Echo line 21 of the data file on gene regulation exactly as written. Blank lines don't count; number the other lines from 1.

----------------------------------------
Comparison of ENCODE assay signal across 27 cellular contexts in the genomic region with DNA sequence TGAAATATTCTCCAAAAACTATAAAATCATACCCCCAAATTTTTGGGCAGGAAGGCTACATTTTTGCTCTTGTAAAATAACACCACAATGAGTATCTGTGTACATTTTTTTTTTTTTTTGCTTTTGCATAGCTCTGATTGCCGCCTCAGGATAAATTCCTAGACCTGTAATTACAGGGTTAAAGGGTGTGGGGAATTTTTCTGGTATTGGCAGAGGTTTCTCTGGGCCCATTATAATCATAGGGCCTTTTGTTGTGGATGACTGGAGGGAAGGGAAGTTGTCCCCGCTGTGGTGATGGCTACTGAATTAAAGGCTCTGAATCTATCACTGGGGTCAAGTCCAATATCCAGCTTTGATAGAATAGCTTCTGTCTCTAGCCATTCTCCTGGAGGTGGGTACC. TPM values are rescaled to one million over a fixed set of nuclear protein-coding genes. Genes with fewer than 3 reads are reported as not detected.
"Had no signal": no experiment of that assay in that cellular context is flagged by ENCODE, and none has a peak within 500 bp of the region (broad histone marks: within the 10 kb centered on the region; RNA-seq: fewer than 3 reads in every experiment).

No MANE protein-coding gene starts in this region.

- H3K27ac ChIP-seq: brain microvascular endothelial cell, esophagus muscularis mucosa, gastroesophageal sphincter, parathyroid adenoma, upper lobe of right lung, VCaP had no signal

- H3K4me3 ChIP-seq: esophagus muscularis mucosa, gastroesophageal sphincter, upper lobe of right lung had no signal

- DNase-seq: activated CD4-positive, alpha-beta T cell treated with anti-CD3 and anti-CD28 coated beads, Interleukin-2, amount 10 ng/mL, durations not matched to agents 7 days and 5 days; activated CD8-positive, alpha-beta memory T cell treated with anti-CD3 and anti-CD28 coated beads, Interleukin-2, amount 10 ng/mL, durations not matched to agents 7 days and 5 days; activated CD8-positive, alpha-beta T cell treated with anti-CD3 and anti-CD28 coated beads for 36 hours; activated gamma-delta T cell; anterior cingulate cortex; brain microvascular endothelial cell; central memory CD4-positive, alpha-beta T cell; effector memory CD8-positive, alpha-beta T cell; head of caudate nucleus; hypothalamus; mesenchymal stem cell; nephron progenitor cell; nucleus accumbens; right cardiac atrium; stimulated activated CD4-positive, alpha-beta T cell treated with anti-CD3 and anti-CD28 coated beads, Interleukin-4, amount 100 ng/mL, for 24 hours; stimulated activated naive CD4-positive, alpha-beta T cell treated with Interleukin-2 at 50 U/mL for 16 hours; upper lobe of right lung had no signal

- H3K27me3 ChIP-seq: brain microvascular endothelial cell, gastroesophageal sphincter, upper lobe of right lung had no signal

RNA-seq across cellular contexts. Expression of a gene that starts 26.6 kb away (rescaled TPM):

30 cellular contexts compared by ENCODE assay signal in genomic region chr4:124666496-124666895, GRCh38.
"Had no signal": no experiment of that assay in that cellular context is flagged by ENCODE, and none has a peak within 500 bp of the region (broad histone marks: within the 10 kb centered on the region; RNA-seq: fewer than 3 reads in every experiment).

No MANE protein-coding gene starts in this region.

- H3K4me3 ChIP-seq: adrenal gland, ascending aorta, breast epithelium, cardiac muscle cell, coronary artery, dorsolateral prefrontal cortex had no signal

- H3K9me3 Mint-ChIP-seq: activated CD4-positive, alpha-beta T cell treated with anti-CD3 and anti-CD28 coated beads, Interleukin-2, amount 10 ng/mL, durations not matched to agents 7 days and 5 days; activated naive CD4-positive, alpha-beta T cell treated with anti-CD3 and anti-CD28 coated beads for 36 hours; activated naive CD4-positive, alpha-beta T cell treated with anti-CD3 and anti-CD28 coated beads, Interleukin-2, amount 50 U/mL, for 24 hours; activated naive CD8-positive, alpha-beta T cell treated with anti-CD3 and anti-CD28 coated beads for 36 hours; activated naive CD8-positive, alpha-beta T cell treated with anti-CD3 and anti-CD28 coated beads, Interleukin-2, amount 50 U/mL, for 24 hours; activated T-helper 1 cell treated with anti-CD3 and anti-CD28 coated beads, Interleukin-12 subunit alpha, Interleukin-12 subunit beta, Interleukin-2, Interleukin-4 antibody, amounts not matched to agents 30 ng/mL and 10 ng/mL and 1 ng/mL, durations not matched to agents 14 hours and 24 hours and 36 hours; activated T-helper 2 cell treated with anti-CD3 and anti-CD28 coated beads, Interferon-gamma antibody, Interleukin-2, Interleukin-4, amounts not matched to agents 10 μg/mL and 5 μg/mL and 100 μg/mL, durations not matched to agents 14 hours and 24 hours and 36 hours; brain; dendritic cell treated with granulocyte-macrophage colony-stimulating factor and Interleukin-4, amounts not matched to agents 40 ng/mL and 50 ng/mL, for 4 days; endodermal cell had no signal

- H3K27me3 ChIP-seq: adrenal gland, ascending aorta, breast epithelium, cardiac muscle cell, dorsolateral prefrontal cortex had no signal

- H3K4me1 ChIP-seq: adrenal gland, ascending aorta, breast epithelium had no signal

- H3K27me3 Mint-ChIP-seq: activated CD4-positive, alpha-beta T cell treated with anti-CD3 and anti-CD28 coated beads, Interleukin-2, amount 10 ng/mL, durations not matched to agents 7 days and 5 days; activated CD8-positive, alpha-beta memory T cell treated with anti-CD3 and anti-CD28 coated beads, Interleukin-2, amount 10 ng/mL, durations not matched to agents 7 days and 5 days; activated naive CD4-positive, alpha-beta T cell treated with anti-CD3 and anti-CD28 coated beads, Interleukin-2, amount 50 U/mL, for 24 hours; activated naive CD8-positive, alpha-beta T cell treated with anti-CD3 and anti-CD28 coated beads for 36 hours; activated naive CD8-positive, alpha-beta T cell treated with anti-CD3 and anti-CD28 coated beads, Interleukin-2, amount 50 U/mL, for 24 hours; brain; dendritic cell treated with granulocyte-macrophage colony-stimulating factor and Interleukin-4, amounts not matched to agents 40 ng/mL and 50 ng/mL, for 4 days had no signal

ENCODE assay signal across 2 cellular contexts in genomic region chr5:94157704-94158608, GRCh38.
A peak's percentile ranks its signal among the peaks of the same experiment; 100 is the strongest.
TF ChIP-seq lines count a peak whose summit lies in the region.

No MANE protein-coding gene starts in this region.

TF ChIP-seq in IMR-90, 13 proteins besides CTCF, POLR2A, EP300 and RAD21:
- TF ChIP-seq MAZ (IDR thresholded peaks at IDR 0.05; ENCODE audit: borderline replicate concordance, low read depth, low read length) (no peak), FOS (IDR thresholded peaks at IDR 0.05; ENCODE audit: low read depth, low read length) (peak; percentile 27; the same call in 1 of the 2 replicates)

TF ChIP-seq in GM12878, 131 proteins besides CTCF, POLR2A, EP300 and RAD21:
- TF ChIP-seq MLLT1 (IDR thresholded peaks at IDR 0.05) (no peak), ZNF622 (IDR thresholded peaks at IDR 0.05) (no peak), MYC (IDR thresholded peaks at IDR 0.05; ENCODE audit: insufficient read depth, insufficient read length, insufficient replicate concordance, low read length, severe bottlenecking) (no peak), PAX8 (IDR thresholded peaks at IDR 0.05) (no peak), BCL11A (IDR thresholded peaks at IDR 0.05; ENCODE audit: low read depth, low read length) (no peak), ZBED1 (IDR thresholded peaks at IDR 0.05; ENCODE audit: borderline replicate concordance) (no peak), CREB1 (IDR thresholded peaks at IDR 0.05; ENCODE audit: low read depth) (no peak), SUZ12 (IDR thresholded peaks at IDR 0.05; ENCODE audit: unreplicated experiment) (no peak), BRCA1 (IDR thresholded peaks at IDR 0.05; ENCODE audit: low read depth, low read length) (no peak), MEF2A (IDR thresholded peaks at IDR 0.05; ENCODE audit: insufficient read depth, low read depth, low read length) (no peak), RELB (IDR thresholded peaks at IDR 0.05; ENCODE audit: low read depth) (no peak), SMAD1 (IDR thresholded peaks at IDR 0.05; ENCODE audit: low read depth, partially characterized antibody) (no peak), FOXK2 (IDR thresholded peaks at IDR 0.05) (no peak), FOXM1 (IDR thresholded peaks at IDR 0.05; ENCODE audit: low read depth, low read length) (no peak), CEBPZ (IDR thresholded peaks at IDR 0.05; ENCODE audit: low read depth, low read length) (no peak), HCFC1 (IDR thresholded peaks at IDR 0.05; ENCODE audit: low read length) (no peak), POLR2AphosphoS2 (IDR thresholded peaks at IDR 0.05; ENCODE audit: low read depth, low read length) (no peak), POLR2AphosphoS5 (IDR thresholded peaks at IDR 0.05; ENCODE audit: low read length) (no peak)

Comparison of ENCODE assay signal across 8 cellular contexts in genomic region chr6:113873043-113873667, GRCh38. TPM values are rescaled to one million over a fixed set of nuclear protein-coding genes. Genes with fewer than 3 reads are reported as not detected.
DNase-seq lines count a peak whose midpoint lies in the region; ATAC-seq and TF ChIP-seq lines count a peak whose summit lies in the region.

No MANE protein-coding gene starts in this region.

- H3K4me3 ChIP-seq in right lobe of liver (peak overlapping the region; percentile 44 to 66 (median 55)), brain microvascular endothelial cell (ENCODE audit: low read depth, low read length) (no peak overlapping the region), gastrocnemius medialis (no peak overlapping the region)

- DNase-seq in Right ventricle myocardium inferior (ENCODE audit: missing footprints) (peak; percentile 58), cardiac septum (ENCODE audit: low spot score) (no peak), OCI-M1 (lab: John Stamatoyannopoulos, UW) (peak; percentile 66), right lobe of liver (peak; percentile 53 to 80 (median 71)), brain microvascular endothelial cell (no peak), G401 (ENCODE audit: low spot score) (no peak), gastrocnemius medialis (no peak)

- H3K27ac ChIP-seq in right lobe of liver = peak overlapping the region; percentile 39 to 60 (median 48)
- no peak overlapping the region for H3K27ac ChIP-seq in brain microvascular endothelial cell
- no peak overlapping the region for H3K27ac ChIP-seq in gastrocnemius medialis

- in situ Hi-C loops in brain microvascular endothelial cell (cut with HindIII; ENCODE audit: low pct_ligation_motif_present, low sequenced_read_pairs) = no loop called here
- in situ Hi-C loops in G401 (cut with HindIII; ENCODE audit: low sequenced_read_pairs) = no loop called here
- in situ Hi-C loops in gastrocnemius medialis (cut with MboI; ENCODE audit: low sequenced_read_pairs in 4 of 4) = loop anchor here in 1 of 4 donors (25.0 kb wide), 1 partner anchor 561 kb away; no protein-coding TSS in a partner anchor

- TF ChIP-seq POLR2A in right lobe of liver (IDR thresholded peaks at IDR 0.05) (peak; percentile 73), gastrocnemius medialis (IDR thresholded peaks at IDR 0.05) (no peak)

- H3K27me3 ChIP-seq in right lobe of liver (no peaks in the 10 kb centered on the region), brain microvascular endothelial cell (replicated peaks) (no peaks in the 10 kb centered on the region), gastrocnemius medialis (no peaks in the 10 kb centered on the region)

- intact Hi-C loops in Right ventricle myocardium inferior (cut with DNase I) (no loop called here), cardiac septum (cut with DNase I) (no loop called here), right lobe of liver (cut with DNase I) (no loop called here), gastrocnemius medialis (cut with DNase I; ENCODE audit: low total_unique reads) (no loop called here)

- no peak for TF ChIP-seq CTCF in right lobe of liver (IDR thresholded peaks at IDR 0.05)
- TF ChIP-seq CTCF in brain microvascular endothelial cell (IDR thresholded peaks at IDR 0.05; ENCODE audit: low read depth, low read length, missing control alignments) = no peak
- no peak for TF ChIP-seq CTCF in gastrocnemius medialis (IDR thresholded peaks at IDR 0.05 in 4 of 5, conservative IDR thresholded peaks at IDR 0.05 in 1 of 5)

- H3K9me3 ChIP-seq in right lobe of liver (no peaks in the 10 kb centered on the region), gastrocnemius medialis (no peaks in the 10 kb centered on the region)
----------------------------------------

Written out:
TF ChIP-seq in IMR-90, 13 proteins besides CTCF, POLR2A, EP300 and RAD21: